Wildly depressing but wonderfully written. Gordon Comstock is a failed poet, scraping by in a dingy bedsit, and although he claims to despice money, he is obsessed with it. He can't afford to take out his girlfriend, Rosemary, and they have one of the most depressing relationships I have ever read about. His wealthy friend Ravelston tries to do him favors, but Gordon seems determined to ruin himself. When Rosemary becomes pregnant, Gordon must return to work at an advertising agency, doing work he despises, and he throws away his unfinished manuscript for his magnum opus, London Pleasures. They get a small flat, and he buys an aspidistra. Freaking DEPRESSING.

Queen Lucia, by E. F. Benson

Very amusing but bitchy social satire. Lucia's  vanities and pretenstions are skewed in this, but it had a really kind of deliciousness too it. Will look for more in the series, apparently there are a whole bunch.

A Charitable Body, by Robert Barnard

Not very good mystery, set in and about a grand country house now open to the public. Plot too strained and muddled to relate.

Death in High Heels, by Christianna Brand

Ok mystery set in a Bond Street dress shop. It was turned into a movie that I dont need to see.

Wolves in Chic Clothing, by Jill Kargman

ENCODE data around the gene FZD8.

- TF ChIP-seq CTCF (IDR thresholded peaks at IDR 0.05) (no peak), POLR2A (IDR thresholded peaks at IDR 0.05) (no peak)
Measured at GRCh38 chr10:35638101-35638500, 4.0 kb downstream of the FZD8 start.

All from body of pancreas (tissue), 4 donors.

Fun fluffy bitchy New York socialites Pygmalion thing. Julia Pearce is working in an exclusive jewelly shop, when she is noticed by the heiress for the company, Lell. Lell decides to make Julia the new It girl around town, but Julia's social successes cause trouble between them, especially when Lell's new husband gets into Julia. Bath book- I wouldn't recommend it, but it was a great bubble bath book.
Actually, I really think I've read something else by these two. Going to look that up now.

A Countess Below Stairs, by Eva Ibbotson

This was just wonderful. It has been SO LONG since I have just enjoyed a book this much- and it was such an unexpected treat. I usually don't read romance, and hardly ever read historical fiction, but this was just enchanting. Exiled Russian Countess Anna goes to work at an English country house, and to say much more would be plot spoiling, but I LOVED it, and want to read many more by Ibbotson. YA, but I think if she had spiced it up a bit, it would have been a HUGE adult read too. As is, it is just lovely.